Comparing all three options and considering each as a planning tool I can certainly see the value of managing design using the strengths of each: I’m using sketches to map out the general arrangement of objects and test practical things like siding lengths or space utilization. As the design moves to three dimensional forms I feel like I can work faster in corrugated cardboard or foamcore to manage the evolution of the plan. The short backdrop is a good example of this – I kept hacking out an inch of height until I was feeling content with what remained.

      Chris

  2. I hate to be the practical guy again, but the reason I made my backdrop as high as I did was so that I could easily lean in to work on things toward the backdrop. So backdrop height is a function of layout depth. Minimally, you need room to swing tools around (a drill for making feeder holes), and get your head in there to sight down the track if you need to ever figure out a kink.

    1. No need to apologize for being the practical guy – I completely agree with your points. They are well founded and make perfect sense.

      I like the look of the shorter backscene on the layout when I’m just looking at it. There’s no doubt that more room here would make it easier to operate the layout and maintain it. Given that this layout will always just be small what if the valance could be easily removable so it could just be completely removed during an operating session or when work was required?

  3. What scale are you working in here?

    It seems that maybe there’s a relationship between backdrop height and layout depth that will generate the desired effect? You’ve moved pretty close to 0.8:1 in that regard where most shelf layouts are 1:1 or greater.

    I’ve often thought that using a valence and fascia to frame the scene would allow a “zoom effect” if scenes could be made shallower and shorter. This seems very much like proof of concept!

    1. I assembled these with 1/87 scale models in mind.

      I feel like there is a ratio here and wanted to explore it. The idea being not unlike discussing the composition of a photograph or a painting.

      What intrigues me is that I don’t think the ratio I used for HO would change in a linear fashion with a change in the scale of the models. I’m thinking about using up a bit more foamcore to recreate these same modules, or even just the single “Brutalist” one in 1/160 and again to support a 1/48 model so see how my relationship with the stage changes.

      Chris

      1. By saying that the ratio won’t scale, would it be fair to say that there’s an optimal aperture for layout viewing that’s more dependent on a person’s height relative to the layout height?

        My S scale layout is set at 42″ layout height, with the intention of being viewed from a seated position. By seating the viewer, I can take out some of the viewing angle variation created by the person’s height. With adjustable chairs, I can probably take out all variation by setting the chair height so the viewer’s eyes are at a consistent 48″ or so.

        If the scenes are only 5″ tall, then it becomes possible to have multiple decks that can be viewed from the seated position and it may be possible to control the optimal viewing height for each viewer with stops on the gas-operated chairs…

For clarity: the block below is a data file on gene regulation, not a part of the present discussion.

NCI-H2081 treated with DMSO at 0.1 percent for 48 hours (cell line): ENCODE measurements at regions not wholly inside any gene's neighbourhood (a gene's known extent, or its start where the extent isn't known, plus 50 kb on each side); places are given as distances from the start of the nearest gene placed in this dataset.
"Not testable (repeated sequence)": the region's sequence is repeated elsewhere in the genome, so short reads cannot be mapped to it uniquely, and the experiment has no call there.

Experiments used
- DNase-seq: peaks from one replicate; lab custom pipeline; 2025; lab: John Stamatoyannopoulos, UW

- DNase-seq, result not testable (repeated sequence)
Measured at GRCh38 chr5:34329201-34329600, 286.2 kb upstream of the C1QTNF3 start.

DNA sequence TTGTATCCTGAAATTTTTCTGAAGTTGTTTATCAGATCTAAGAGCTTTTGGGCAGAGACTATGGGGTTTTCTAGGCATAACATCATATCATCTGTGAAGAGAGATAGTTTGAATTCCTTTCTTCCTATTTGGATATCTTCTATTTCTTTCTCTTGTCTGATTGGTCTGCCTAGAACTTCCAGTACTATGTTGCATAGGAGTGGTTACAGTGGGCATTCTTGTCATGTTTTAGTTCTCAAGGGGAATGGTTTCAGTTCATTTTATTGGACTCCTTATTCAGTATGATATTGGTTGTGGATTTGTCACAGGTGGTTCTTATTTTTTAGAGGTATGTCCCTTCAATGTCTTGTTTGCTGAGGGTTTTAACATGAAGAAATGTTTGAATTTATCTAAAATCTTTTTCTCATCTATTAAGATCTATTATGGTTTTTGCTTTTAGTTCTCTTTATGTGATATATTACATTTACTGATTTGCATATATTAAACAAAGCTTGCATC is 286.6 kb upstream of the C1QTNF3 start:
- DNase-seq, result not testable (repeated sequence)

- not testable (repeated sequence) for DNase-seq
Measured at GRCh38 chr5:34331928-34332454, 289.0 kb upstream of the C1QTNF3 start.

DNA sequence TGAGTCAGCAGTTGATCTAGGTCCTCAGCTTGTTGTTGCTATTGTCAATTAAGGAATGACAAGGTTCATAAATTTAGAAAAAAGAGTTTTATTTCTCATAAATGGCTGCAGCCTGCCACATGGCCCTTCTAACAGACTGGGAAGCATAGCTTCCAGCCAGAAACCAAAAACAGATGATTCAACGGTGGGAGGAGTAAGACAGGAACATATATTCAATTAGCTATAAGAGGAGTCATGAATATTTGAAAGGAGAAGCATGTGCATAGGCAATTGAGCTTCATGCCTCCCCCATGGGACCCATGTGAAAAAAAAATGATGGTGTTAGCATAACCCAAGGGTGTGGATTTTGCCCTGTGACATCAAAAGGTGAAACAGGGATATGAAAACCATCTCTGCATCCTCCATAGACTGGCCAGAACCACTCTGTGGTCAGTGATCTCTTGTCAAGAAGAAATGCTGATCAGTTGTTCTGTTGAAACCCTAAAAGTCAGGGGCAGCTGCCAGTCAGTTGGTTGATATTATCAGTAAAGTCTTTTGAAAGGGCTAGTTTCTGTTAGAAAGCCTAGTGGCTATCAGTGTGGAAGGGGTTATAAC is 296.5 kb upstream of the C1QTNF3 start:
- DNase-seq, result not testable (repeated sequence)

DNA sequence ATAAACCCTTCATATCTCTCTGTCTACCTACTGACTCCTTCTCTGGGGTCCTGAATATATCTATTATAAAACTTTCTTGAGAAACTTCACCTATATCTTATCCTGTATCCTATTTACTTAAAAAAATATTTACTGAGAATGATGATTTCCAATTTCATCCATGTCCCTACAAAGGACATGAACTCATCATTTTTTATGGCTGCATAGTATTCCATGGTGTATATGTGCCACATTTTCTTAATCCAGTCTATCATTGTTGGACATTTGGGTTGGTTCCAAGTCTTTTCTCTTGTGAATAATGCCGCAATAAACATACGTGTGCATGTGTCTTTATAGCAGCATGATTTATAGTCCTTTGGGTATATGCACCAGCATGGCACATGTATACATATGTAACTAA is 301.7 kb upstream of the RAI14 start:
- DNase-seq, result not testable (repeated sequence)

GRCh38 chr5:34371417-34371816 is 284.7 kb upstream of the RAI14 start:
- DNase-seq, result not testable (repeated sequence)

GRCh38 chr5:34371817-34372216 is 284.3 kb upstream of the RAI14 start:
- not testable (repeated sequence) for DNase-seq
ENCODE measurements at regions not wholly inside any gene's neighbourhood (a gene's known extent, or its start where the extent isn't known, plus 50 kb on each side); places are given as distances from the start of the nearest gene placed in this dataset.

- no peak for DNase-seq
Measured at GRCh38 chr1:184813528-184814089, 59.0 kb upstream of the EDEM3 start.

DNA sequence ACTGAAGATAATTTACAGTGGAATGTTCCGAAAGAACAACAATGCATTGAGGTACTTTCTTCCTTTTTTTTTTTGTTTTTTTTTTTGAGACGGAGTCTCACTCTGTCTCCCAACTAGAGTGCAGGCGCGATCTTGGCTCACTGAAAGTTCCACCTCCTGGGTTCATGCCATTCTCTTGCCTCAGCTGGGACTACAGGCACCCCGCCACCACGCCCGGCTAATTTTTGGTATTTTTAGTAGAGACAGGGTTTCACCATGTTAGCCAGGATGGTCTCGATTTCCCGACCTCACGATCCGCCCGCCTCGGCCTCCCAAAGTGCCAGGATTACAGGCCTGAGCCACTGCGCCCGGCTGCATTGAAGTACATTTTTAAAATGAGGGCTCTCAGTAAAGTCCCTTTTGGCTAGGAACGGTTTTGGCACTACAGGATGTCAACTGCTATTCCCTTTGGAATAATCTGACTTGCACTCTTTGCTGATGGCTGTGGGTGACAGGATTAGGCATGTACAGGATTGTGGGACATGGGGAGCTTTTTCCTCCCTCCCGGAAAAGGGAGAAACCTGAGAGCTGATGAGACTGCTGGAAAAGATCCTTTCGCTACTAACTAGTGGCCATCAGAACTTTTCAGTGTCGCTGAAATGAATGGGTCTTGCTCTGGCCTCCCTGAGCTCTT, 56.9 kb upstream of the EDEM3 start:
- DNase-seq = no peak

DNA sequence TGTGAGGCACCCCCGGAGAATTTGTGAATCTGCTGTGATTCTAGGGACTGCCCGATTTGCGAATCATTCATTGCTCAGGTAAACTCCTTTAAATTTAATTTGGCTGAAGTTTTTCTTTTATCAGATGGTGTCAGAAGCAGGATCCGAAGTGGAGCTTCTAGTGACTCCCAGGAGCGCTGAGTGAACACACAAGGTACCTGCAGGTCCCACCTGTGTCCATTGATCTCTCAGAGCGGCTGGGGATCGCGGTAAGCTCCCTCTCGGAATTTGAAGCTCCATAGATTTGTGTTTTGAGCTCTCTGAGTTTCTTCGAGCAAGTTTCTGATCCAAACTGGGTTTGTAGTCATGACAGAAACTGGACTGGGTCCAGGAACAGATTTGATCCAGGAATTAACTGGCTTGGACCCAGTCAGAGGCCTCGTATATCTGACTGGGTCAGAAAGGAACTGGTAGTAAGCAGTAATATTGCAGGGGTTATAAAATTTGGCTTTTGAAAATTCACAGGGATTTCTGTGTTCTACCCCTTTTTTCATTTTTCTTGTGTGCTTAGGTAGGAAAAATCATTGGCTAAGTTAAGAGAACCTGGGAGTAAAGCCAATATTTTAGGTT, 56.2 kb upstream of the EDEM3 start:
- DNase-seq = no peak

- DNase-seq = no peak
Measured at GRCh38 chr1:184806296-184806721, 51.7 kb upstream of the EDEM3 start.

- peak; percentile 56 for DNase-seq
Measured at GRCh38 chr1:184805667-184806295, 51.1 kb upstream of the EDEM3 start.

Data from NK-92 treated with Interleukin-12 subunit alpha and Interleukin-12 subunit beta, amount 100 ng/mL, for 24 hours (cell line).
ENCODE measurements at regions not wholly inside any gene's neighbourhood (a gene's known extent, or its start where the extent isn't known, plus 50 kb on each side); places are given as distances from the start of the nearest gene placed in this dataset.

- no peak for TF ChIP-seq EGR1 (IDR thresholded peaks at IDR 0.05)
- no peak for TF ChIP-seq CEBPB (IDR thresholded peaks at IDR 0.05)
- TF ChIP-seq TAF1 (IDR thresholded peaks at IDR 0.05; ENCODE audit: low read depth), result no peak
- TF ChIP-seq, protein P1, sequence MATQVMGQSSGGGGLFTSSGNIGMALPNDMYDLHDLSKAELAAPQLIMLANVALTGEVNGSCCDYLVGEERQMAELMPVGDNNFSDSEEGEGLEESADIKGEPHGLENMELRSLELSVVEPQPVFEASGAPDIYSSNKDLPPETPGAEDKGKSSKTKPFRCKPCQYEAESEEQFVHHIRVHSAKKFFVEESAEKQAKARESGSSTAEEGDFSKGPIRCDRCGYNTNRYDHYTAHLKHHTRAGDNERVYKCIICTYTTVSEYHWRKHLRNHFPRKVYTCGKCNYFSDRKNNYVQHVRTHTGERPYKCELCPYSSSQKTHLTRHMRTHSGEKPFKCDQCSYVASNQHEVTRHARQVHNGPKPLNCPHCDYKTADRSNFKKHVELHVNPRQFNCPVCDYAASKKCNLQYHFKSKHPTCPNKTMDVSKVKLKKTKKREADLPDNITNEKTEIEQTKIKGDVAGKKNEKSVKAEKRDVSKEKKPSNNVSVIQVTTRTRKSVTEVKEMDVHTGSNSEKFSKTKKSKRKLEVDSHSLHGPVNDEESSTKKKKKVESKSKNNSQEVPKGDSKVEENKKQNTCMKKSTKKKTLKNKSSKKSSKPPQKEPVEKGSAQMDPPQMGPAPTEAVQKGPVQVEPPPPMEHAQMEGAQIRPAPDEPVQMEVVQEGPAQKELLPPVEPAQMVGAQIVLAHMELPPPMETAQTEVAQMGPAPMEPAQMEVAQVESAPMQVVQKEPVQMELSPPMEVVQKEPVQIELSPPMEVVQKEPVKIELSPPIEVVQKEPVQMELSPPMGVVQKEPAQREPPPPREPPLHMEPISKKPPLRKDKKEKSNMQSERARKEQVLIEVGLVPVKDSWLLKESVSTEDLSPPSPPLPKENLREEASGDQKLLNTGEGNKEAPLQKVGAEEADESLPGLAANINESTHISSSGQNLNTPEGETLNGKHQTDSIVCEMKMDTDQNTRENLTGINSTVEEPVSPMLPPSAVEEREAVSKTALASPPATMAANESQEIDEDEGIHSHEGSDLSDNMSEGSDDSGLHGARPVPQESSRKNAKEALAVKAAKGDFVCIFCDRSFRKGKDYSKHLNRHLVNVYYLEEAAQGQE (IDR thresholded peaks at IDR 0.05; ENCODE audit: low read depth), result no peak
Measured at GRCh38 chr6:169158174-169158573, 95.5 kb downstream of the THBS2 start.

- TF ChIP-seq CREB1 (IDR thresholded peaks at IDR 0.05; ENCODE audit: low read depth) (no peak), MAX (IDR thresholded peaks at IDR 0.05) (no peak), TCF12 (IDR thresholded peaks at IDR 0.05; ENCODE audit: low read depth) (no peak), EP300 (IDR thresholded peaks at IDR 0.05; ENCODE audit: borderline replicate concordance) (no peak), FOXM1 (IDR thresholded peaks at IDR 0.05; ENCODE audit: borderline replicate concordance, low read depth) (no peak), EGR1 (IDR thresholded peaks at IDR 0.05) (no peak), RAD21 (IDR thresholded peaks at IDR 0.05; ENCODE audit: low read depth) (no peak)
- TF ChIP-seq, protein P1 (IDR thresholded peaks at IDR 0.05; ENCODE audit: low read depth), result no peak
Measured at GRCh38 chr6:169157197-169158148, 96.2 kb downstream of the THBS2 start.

2. That’s a great point about arranging the layout to work with a seated viewer as a means of leveling that viewing angle to suit both the taller and shorter viewers. I hadn’t thought it from that perspective (or even this sentence as a pun until it happened).

        Stemming from this curiousity: we tend to think of the fascia as simply a way of dressing up the exposed edges of the layout but could instead use it as a means of controlling the viewing angle of the scene. As you suggest, even the experience of the viewer in a very direct way. We put a lot of effort into the design of the “stage” and by guiding the viewer might help them to see what we do.

        I’ve increased the aperature for my latest effort to 8″ (vertical) and am contemplating moving the layout up to 56″ from the floor over my previous 52″. I’m looking for a height that works equally well standing on seated on something like a bar stool.

        I’m really enjoying this thread. Thank you.

        Chris

    1. I see Pudley Lane in that thread and still think it’s framed by some of the nicest work I’ve ever seen. The presentation of that layout is as nice as anything that’s going on in the scene. With that low backscene it’s also a nice example of not always needing to bring the backscene all the way up to the lighting rig.

      Your post reminded me of Maurice Hopper’s work:
      http://www.rmweb.co.uk/community/index.php?/blog/1391/entry-18011-exeter-and-over-and-out-for-a-while/

      Equally worth my remembering at times like this.

      Chris

      1. Yes, although I felt the roof tiles to be a bit too orange, and the trees to be too densely foliage, Pudley Lane took 00 as far as it can go. If it had been EM or P4 (or better still, S!) with those two caveats addressed, it would have been the perfect example of a UK “exhibition layout”.

  4. There is an article on layout lighting in the latest MRJ (253) that will fit right in with this concept.

    Mike